How To Avoid HOA Dues And Other House Expenses After Filing Bankruptcy

As mentioned in prior blog posts, some Chapter 7 bankruptcy debtors who intend to surrender and move out of their upside down homes are incurring personal liability for home related expenses incurred after their bankruptcy filing.

Chapter 7 bankruptcy discharges all debts incurred prior to the filing date. But, a homeowner who moves out of his home remains personally liable for any expenses incurred after the bankruptcy filing until the bank completes a foreclosure and takes legal title to the house. The main expense is HOA dues. Other expenses are special assessments, repairs, and some taxes. So, some of my Chapter 7 clients who have abandoned their home find themselves being sued by their HOA for dues and special assessment incurred between the dates of bankruptcy and the foreclosure sale.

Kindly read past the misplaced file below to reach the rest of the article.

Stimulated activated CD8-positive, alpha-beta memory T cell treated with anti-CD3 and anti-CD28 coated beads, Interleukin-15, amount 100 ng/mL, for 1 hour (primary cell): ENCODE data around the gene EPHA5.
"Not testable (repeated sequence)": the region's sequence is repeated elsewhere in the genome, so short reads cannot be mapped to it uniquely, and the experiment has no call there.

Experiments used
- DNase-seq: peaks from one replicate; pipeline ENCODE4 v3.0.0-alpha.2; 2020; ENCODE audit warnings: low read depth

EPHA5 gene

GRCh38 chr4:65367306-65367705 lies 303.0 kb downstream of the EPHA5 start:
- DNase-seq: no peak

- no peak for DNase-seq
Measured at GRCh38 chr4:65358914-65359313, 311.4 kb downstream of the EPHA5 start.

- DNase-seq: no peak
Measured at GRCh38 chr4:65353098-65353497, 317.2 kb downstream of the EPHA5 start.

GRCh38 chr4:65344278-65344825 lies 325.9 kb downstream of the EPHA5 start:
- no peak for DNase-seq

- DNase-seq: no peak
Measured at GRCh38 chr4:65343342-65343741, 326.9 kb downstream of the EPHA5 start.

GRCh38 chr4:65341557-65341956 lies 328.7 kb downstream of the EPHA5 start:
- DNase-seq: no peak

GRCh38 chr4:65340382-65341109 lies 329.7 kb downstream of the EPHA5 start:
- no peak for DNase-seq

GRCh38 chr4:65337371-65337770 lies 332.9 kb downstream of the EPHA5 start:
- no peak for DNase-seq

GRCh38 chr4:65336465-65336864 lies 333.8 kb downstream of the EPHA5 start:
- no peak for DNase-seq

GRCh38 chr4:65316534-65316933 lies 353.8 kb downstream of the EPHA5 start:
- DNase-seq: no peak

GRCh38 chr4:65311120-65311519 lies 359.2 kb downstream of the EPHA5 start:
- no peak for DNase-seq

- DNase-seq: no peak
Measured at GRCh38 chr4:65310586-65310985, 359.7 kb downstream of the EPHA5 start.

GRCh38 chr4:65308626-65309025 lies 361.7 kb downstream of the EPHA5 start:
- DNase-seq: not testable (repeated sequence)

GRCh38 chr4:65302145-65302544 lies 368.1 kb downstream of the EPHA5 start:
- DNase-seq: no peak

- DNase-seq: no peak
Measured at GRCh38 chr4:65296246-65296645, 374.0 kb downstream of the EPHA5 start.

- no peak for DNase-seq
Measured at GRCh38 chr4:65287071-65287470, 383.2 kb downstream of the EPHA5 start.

A real estate investor proposed to me an alternative program that protects the Chapter 7 debtor. Prior to the debtor filing the bankruptcy, but after moving out of the house, the homeowner signs a deed transferring the title to the investor. The investor will rent the property to a third party until the time of foreclosure. The debtor will be protected from any liability for expenses after moving and transferring title. The investor will be responsible for all house related expenses including HOA dues, taxes, insurance, and repairs. The investor is betting the rental income will exceed the ownership expenses. The investor assumes the risk, and the Chapter 7 debtor avoids any surprise bills and lawsuits after his bankruptcy.

This investor said he is even willing to pay the homeowner some cash to assist with his moving expenses.